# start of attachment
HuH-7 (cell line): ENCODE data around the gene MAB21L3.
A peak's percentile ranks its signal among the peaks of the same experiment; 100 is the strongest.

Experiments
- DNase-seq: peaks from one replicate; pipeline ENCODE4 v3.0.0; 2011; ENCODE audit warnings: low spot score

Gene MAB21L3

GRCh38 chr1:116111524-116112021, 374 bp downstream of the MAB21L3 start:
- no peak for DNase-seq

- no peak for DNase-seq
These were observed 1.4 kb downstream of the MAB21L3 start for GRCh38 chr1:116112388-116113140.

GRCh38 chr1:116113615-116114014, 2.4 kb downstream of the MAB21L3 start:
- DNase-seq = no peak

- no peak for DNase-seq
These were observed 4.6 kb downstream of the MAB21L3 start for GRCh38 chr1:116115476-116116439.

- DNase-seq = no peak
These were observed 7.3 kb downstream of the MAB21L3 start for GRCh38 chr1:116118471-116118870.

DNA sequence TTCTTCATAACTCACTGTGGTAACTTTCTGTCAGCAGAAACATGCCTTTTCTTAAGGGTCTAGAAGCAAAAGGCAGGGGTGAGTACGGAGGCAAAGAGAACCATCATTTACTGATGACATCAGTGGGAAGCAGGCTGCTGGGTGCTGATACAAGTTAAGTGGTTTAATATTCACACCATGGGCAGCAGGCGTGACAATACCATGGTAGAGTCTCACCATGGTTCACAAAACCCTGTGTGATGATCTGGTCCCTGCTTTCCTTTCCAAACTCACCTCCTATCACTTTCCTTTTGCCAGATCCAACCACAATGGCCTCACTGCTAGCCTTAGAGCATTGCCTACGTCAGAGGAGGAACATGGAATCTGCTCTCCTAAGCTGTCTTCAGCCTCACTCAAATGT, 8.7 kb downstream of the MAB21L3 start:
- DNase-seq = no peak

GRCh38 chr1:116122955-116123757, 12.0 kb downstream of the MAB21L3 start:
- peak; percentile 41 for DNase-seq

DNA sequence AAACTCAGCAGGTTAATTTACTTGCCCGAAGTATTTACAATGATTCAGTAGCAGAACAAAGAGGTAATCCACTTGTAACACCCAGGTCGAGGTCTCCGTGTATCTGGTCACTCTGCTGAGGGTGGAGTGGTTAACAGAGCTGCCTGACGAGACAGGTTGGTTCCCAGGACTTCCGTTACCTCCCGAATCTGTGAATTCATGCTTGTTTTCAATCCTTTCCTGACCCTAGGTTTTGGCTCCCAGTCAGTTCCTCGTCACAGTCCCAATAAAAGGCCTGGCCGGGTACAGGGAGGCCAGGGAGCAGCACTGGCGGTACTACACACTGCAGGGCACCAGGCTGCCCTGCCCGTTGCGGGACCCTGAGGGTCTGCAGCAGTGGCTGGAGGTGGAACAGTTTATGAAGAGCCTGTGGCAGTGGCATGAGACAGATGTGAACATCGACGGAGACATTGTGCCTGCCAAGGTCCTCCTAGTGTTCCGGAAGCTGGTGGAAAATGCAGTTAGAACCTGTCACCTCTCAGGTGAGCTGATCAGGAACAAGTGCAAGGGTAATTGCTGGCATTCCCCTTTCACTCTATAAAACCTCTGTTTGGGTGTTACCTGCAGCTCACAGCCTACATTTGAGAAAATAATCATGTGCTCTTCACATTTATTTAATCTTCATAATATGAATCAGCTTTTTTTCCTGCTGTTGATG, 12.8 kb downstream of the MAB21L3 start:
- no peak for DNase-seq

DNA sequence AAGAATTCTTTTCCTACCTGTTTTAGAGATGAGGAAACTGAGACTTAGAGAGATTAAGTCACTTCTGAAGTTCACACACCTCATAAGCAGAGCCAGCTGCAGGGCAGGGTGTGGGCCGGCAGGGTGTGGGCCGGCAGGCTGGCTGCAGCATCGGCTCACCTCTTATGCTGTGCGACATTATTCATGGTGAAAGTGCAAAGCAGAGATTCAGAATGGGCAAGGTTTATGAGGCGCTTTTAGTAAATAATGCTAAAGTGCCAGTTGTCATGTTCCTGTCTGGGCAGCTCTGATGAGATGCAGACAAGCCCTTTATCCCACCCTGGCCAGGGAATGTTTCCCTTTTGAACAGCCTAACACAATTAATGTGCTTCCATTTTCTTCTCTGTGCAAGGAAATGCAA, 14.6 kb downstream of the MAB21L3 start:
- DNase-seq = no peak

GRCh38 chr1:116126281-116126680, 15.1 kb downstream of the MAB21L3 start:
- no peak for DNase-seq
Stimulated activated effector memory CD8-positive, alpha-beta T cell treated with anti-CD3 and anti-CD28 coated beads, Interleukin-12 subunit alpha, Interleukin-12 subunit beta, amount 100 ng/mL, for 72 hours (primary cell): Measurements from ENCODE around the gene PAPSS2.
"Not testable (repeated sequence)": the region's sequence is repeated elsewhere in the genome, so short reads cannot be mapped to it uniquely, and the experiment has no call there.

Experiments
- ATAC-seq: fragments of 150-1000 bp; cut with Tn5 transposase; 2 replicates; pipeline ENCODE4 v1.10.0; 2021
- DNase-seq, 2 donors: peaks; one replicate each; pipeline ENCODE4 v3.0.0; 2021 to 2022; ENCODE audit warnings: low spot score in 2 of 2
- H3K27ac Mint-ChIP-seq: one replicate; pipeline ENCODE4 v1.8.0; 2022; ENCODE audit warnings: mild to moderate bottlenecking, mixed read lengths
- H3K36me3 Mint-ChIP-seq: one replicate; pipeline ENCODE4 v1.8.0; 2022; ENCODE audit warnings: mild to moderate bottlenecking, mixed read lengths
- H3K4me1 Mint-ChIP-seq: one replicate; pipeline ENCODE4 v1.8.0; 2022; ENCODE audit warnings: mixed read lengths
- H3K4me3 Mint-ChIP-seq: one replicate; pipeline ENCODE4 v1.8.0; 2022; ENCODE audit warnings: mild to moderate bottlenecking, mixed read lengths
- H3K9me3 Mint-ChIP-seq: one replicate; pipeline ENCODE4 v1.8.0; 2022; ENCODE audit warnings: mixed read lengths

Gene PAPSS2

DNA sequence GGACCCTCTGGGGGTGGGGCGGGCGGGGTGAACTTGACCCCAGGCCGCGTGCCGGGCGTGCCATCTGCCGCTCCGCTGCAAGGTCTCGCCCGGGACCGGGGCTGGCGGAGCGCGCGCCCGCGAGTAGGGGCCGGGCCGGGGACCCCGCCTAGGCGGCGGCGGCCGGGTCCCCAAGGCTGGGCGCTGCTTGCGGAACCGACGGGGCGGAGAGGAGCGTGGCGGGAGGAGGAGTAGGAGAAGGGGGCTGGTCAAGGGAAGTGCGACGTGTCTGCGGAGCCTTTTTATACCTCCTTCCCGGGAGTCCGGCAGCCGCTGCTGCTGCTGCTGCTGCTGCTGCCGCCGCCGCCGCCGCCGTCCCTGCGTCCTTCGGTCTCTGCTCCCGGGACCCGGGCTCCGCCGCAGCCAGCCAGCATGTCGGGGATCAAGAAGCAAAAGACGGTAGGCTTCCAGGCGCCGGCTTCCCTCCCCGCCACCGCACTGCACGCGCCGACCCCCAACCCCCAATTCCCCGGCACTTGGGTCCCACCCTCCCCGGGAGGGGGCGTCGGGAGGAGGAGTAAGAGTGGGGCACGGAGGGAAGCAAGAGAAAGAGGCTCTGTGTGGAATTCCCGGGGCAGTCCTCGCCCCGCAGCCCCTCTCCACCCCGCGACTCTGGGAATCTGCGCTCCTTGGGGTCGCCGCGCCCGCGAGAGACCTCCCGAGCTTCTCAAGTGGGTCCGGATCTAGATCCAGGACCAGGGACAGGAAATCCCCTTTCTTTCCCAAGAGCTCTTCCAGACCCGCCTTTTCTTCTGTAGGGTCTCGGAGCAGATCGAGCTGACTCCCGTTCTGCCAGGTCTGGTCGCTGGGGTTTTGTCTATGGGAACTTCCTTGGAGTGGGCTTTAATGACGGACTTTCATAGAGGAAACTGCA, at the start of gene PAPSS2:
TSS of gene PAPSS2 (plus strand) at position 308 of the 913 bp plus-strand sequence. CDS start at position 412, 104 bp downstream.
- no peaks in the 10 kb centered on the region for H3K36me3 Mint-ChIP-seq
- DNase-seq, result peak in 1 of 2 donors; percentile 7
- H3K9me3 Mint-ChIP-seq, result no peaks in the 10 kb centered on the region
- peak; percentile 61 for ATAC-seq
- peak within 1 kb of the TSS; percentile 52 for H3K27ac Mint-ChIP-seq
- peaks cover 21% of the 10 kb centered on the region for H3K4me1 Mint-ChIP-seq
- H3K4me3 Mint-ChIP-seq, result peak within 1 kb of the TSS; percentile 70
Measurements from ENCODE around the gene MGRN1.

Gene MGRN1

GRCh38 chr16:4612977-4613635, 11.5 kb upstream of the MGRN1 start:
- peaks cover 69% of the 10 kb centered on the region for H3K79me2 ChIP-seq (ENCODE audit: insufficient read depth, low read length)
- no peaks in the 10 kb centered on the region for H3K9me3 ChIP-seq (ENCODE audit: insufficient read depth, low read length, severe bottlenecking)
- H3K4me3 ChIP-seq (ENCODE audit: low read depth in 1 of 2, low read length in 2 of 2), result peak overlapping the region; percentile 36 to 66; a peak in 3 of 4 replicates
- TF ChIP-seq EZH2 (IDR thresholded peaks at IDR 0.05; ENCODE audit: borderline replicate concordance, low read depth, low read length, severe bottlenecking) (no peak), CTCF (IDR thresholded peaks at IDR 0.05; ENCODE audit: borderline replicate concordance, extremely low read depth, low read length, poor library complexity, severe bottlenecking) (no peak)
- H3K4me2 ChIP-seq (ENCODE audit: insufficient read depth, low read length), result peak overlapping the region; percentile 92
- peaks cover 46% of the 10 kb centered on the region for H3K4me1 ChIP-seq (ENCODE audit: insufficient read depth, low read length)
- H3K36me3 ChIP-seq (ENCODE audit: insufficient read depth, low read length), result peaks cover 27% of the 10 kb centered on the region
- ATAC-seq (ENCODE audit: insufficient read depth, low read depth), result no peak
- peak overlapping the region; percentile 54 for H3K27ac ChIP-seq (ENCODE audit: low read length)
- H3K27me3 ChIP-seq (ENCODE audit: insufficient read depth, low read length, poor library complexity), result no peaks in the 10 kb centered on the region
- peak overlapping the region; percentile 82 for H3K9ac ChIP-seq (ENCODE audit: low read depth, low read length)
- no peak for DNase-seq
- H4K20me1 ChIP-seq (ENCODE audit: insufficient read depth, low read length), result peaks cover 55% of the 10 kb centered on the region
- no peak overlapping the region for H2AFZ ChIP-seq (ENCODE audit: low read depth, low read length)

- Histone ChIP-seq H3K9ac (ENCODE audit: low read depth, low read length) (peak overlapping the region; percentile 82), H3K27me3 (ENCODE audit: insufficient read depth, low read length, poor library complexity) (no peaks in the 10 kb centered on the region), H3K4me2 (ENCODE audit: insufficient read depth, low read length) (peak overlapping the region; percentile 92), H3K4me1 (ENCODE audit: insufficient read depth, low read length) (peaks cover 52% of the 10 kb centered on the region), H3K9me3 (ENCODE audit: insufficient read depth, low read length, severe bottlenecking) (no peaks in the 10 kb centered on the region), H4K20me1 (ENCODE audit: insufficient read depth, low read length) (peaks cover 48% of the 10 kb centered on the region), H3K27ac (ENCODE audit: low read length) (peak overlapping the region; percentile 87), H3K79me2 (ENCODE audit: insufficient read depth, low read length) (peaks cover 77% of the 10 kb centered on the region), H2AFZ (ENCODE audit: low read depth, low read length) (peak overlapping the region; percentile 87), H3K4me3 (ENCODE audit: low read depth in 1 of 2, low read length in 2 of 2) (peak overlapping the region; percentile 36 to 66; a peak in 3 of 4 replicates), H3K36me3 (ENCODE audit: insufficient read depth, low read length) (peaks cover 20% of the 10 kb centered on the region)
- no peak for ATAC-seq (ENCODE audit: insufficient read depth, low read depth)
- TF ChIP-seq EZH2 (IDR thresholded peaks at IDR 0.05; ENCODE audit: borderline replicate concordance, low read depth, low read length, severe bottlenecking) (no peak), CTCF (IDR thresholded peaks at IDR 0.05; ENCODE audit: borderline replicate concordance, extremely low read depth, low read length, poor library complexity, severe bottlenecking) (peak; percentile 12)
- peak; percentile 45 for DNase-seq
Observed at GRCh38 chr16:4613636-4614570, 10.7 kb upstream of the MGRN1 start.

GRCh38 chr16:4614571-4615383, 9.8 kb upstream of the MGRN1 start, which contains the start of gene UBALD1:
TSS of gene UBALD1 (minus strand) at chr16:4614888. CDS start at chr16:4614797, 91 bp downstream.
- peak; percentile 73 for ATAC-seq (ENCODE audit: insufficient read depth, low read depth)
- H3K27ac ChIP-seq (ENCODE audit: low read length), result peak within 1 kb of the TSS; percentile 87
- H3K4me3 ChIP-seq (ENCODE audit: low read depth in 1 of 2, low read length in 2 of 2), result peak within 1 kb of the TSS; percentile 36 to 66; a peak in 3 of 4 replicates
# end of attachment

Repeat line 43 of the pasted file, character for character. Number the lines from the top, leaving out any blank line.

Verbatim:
- peak within 1 kb of the TSS; percentile 52 for H3K27ac Mint-ChIP-seq